Saturday, November 27, 2010


Light foods. That's the ticket for the next few days. No cream, no sugar, no butter... Let's allow my intestinal flora to adapt to a lower calorie world.

I love fish, but I don't eat it very often. It's up there with why I don't own diamonds and why I eat only organic pork as my pathetic consumer activism. Woo, my participation in the decline of society is slightly less than average for my social group. I'm such a martyr.

A couple of months ago, I read an article on making fish free sushi at home. I believe they suggested egg and prosciutto as ideal toppings. Not vegan. Happily, their advice on rice making was spot on- sushi rice really does go with most things. And if it doesn't work as sushi, it can quickly be turned into onigiri.

So yes. Cook a cup of short grain rice- since stickiness is not as essential, I sometimes use brown rice. Let's not go halfway when we're debasing the cuisine that brought us the noodle sandwich. Please don't cook the rice in a pressure cooker- it's what my mother does, and it always makes me sad.

Add seasoned rice vinegar- or rice vinegar and sugar and salt. A couple of dashes should be sufficient- frequent tasting is essential.

Now, I either compact the rice into nigiri type blocks or make rolls. I have a spiffy little press for this the nigiri: before they hold together the rice usually must be compacted by almost half. They can be hand shaped, but you must be really awesome.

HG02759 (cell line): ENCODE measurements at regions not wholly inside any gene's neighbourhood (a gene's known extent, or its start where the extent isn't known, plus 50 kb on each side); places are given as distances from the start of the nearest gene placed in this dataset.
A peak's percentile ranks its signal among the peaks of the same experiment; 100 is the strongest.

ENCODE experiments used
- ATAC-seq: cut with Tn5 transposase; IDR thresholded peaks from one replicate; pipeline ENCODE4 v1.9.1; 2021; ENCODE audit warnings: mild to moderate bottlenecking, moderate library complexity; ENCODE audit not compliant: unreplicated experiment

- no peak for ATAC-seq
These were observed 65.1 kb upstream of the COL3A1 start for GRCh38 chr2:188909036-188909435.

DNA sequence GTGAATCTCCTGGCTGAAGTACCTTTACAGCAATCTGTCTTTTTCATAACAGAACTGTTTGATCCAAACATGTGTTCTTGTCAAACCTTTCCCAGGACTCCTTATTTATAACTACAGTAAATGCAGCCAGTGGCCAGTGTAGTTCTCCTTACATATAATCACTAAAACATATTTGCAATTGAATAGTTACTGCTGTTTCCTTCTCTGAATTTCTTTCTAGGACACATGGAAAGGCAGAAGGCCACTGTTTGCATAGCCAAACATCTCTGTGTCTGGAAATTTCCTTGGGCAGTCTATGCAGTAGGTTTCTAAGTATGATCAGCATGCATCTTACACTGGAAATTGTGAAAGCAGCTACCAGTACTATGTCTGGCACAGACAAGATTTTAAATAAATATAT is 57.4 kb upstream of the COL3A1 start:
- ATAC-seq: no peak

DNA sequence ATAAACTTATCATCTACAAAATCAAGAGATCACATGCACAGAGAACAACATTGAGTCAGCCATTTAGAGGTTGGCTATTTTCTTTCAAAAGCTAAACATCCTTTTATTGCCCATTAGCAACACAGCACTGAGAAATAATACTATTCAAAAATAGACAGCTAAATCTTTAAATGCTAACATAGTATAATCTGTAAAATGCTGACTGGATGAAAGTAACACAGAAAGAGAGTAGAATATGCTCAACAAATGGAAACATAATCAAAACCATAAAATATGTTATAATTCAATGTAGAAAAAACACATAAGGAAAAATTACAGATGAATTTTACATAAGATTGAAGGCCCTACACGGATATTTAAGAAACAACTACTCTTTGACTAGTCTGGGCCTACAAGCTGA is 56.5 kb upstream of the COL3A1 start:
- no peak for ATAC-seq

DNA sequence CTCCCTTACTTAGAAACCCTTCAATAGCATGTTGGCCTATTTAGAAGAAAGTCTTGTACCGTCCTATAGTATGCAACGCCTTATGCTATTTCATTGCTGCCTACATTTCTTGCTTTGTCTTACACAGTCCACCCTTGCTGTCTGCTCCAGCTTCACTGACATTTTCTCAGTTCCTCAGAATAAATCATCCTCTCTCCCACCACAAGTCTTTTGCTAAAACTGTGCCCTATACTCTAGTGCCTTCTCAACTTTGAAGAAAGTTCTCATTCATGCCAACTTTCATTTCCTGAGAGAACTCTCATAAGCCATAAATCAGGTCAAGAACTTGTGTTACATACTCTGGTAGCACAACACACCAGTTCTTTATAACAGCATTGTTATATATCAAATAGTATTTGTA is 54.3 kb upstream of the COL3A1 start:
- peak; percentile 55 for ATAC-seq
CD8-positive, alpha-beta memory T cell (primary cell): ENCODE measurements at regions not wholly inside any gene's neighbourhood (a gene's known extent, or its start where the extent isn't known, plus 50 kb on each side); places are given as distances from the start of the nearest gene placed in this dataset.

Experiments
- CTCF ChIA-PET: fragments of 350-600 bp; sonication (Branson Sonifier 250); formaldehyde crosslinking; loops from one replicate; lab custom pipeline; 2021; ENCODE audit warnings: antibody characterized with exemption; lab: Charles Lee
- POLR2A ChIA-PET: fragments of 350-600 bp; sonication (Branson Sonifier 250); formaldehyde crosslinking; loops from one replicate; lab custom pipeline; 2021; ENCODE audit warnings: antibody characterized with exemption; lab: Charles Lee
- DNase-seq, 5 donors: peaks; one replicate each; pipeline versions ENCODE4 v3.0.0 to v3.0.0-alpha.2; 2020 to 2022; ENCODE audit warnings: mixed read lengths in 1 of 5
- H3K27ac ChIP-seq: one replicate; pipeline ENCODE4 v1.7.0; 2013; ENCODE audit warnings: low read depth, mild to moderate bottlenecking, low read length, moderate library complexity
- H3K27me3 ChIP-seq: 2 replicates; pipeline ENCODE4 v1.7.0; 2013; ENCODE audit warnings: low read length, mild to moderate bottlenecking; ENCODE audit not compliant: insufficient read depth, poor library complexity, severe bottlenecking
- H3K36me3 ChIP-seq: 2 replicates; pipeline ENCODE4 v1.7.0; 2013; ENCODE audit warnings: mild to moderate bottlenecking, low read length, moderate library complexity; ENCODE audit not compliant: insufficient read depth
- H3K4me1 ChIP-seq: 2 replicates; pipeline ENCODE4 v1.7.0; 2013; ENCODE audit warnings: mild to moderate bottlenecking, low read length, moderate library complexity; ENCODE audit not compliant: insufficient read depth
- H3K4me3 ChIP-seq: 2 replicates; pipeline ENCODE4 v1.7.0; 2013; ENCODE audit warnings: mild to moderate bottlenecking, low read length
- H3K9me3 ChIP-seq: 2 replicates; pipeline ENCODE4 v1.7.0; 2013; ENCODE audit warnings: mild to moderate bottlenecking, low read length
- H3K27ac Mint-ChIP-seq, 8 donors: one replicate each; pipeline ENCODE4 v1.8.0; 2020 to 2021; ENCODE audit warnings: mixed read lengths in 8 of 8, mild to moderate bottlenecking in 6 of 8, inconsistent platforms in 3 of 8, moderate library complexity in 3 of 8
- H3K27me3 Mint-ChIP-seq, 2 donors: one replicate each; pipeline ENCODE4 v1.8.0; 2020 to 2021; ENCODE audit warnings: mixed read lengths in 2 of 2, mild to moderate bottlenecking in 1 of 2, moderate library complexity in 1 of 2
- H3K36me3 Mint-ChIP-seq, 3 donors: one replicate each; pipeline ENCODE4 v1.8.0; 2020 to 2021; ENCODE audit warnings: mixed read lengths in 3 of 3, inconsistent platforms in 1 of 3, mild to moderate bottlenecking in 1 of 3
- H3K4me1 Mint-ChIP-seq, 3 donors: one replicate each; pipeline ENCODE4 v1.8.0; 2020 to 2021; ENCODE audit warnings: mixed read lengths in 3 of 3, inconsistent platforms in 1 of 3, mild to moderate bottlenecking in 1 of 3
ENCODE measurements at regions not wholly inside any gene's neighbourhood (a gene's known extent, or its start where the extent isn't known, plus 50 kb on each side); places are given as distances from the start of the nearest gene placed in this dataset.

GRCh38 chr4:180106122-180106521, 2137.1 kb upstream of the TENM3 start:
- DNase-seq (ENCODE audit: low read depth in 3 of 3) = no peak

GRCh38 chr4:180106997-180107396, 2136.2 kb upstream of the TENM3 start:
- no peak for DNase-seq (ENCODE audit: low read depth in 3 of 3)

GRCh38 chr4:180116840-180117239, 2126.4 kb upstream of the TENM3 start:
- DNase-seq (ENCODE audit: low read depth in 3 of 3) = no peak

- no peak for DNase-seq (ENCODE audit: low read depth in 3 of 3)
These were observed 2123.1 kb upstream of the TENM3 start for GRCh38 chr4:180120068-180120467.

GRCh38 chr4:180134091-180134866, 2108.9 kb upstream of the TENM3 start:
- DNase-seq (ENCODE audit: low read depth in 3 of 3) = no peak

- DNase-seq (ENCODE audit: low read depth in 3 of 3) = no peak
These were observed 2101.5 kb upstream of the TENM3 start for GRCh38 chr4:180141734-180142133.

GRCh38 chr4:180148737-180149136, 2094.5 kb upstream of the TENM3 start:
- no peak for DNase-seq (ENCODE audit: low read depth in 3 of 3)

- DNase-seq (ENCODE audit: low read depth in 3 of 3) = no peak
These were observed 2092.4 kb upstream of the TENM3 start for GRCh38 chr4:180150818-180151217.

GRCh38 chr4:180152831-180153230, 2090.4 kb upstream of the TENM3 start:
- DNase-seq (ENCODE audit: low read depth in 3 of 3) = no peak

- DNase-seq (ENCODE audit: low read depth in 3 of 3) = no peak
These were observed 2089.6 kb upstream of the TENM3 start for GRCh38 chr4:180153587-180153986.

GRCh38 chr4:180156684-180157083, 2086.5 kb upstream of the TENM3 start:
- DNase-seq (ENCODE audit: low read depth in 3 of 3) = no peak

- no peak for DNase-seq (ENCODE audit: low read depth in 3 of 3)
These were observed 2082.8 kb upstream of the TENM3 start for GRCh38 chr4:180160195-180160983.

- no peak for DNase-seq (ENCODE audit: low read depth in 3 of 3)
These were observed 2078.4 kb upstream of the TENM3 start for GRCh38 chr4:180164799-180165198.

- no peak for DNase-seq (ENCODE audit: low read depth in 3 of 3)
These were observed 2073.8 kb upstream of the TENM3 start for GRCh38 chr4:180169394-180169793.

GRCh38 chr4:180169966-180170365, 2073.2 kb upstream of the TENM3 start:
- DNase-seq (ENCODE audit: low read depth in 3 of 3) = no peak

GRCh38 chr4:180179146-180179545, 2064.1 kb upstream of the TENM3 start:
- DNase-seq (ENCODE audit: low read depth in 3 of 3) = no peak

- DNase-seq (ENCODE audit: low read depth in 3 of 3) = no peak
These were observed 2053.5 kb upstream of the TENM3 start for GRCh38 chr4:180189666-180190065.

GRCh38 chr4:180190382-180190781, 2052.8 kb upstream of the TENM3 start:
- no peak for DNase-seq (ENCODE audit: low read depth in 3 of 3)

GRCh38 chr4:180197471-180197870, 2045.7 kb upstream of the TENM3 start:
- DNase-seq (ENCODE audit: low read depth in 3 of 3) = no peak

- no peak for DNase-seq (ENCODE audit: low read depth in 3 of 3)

Not ready to invest in sushi hardware? Buy a few sheets of nori, cut them in half, and put a stripe of seasoned rice down one long edge. Add filling and roll up- dabbing the nori with water at the end. (Some people toast the unfilled nori by waving it over a burner on high. There should be no rational likelihood of the nori catching on fire.) Slice the sushi into bite sized bits with a sharp knife- it may need to be cleaned partway through the process. Serve with soy sauce. If wasabi and gari are available, use those too.

What sort of fillings are delicious? Avocado, of course. And cucumber is traditional. I like to use a little bit of seasoned tofu, or some carrot pickles or mirin pickles. I like fried shiitake mushrooms and bell pepper and cilantro and toasted sesame seeds and dabs of miso and green onions. Kimchi might not be bad. Thin strips of kale might be nice. Shiso leaves would be slightly decadent. I don't like pickled plum paste, but I suspect various ripe fruits might be good. Stand in the produce aisle (or at the market) until something strikes you as a good idea. Don't prepare more than a cup or so of assorted fillings, or there will be all sorts of leftovers.

As concrete advice, I suggest bell pepper strips, cucumber, and a thin layer of red miso.
Or fried shiitake mushrooms and cilantro and sesame seeds. Or avocado. Avocado is always good.

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